The Truth Takes a Backseat When Politics Hits Our Courts

Anne Irwin

Anne Irwin

1 day ago ·

Right now, there are people in San Francisco taking every opportunity to lie to the public about skyrocketing crime when, in fact, it is falling. (Year to date, crime is 17% lower in 2021 compared to 2019.) They are fearmongering to whomever will listen, trying to make San Franciscans think that there is danger lurking on every corner, and that the city is about to burst into bedlam. They are on television on the regular, touting this singular brand of hysteria.

Not only are these individuals stoking unfounded fear about public safety, they are also doing nothing to solve some of the persistent problems that exist in San Francisco – like homelessness or substance use disorders. Rather than advocating for, or investing in, badly needed public health initiatives, they are weaponizing fear to maintain their own power — even to the point of throwing away millions of tax dollars in an attempt to recall District Attorney Chesa Boudin. All evidence suggests that Boudin’s approach to justice, which involves holding police accountable and reducing the footprint of the justice system for less serious offenses, promotes rather than threatens public safety. But facts don’t permeate their rhetoric.

These recallers do not care about safety, truth, or solutions. They want a return to the status quo where they held power, plain and simple. They blame innovation and reform for society’s problems, while failing to identify any solutions of their own. Just like voters were not fooled during the wasteful attempt to recall Governor Gavin Newsom, voters should not be tricked here. This entire recall effort is nothing more than a power grab by people who want to stay relevant and see their utility quickly slipping away.

One of the most outrageous examples of this pile on came from criminal court Judge Bruce Chan, who lambasted Boudin after a line prosecutor turned over lab notes that supported an inculpatory DNA report, a report that had been provided months earlier. Timely discovery is important, but to be clear, those results were not exculpatory, and the disclosure occurred prior to trial. Nonetheless, rather than directly addressing the attorney’s oversight, Chan took the opportunity to run through a litany of complaints about the D.A.’s office. His speech made its way online and in the press within hours, as Chan no doubt intended.

Judge Chan’s behavior is reflective of this entire recall movement: people want headlines but don’t actually care about or want to do the work to achieve solutions. Instead, they are using the moment to stay relevant. Indeed a former Deputy District Attorney, upset over Boudin’s use of mental health treatment where feasible in lieu of incarceration, recently grabbed the spotlight to attack Boudin for insisting a case be resolved with treatment. She ignored that this resolution is what the victims wanted and what the medical experts believed to be the optimal outcome, wanting media attention instead of the result that would make the community the safest.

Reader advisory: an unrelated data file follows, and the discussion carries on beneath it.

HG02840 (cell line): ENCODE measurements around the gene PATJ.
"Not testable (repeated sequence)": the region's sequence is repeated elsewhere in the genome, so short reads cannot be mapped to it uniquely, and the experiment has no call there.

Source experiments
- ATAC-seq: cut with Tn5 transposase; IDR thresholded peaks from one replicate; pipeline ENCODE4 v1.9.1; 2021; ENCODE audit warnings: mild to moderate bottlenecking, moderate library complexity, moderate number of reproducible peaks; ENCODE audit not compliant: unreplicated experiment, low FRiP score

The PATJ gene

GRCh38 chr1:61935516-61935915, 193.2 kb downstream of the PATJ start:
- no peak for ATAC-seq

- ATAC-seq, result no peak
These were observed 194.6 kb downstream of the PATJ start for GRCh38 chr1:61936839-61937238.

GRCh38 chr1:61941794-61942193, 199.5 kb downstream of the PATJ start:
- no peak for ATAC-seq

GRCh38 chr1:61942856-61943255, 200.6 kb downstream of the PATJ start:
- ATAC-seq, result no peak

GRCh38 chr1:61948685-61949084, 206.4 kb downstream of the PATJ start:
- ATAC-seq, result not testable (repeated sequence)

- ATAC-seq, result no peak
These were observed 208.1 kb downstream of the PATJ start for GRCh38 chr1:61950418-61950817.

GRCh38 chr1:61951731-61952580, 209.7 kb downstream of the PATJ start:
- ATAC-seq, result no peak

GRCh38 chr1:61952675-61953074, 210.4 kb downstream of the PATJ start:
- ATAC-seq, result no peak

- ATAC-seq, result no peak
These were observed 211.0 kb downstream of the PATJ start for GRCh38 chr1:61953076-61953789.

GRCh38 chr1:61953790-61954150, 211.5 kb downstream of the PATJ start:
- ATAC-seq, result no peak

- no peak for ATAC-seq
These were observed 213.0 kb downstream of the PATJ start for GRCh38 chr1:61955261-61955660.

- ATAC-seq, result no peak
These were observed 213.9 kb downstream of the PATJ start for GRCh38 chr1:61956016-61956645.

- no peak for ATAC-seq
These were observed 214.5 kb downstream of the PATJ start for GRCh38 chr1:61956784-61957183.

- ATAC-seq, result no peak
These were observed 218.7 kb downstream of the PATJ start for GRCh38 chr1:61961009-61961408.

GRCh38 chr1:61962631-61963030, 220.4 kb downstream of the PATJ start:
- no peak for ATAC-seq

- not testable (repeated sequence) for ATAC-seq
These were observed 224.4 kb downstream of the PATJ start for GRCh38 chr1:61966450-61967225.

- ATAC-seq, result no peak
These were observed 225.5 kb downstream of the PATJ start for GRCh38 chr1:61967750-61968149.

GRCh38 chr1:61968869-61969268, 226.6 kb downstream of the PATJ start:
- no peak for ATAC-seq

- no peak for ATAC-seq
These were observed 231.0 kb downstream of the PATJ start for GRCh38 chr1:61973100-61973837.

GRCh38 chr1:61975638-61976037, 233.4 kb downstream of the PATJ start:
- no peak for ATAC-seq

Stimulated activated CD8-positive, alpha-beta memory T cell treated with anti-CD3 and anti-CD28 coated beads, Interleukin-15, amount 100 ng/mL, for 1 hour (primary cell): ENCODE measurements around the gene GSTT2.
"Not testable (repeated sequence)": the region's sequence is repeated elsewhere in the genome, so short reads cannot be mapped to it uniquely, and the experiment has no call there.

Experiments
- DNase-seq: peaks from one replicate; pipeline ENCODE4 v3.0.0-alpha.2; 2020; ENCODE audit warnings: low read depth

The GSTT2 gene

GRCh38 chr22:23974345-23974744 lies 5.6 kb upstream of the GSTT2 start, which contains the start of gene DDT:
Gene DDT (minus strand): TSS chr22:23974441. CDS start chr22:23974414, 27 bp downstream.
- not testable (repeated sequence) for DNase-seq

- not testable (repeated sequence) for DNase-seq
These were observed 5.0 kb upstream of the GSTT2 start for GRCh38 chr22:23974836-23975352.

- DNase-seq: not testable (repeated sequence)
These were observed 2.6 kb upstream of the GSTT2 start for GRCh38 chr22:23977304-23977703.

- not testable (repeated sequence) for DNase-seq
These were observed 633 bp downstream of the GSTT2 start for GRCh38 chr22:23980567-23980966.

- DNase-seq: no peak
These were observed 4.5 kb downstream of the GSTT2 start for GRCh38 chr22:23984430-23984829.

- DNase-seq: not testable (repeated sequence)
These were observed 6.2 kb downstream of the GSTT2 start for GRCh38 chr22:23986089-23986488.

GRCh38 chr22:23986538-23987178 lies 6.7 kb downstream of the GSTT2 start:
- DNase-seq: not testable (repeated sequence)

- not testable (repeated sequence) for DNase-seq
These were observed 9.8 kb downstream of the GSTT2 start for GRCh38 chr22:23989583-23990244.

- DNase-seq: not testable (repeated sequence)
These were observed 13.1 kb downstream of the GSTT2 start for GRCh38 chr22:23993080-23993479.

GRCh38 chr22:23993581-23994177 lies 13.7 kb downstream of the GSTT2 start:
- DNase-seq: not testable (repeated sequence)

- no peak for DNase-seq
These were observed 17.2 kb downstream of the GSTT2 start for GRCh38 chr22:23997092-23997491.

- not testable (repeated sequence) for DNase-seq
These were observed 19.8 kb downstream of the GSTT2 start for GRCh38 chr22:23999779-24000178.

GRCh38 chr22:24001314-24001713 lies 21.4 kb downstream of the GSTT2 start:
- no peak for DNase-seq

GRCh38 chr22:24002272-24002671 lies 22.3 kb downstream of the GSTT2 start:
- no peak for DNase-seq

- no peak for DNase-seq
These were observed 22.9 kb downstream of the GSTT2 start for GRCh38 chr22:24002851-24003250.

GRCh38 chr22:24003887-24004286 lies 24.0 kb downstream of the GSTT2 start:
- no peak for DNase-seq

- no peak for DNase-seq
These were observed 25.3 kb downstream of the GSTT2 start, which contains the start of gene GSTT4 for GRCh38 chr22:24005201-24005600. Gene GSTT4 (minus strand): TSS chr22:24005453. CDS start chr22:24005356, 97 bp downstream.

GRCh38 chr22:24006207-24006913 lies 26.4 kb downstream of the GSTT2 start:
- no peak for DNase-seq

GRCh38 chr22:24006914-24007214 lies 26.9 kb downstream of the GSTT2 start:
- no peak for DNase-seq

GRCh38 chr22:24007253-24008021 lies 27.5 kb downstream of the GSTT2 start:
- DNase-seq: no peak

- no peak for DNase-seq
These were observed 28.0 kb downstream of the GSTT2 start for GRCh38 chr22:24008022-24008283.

At a time when we need to be hyper-focused on building up the most vulnerable in our community, this behavior and this recall is a dangerous distraction, fueled by people afraid of being left behind and without power. Our city must work tirelessly to implement public health solutions that build communities up. We need to restrict the availability of guns at a time when sales have spiked. We must increase treatment beds for those who have substance use disorders or a serious mental illness. We need to construct supportive housing at at least the same clip that we build tech towers and fancy campuses.

Chesa Boudin is pushing for these solutions. He is suing ghost gun manufacturers, and he is constantly at the Board of Supervisors, asking it to fund preventative interventions. He is diverting those who suffer from substance use disorders and mental illness out of the criminal justice system and into treatment. He has implemented innovative programming to keep juveniles out of adult court and into restorative justice interventions where they can make amends to their victims while getting the support that they need to get back on the right track. Boudin’s bold vision is the type of leadership that we need. Is everything perfect under his leadership? Of course not. But does he have San Francisco on a course we can be proud of? Undoubtedly, yes.

Like with California’s Gubernatorial recall, San Franciscans will soon have a choice — fall prey to those who like to get in the news while complaining about problems, or support those who, like Boudin and Newsom, are doing the hard work of solving them. This city should not go backward to a time where a lack of will and innovation left us with jail and prison as our only public safety tools. We should reject the recall, and the grandstanding that goes with it.

Anne Irwin is the founder and director of Smart Justice California, which advocates for local and state criminal justice reform. She is a third generation San Franciscan.

Anne Irwin

As Director of Smart Justice California, Anne works to elect and educate state and local policymakers who champion smart, meaningful criminal justice reforms.

(Contributed by Juliet Chaitin-Lefcourt)

Bookmark the permalink.

Leave a Reply

Your email address will not be published.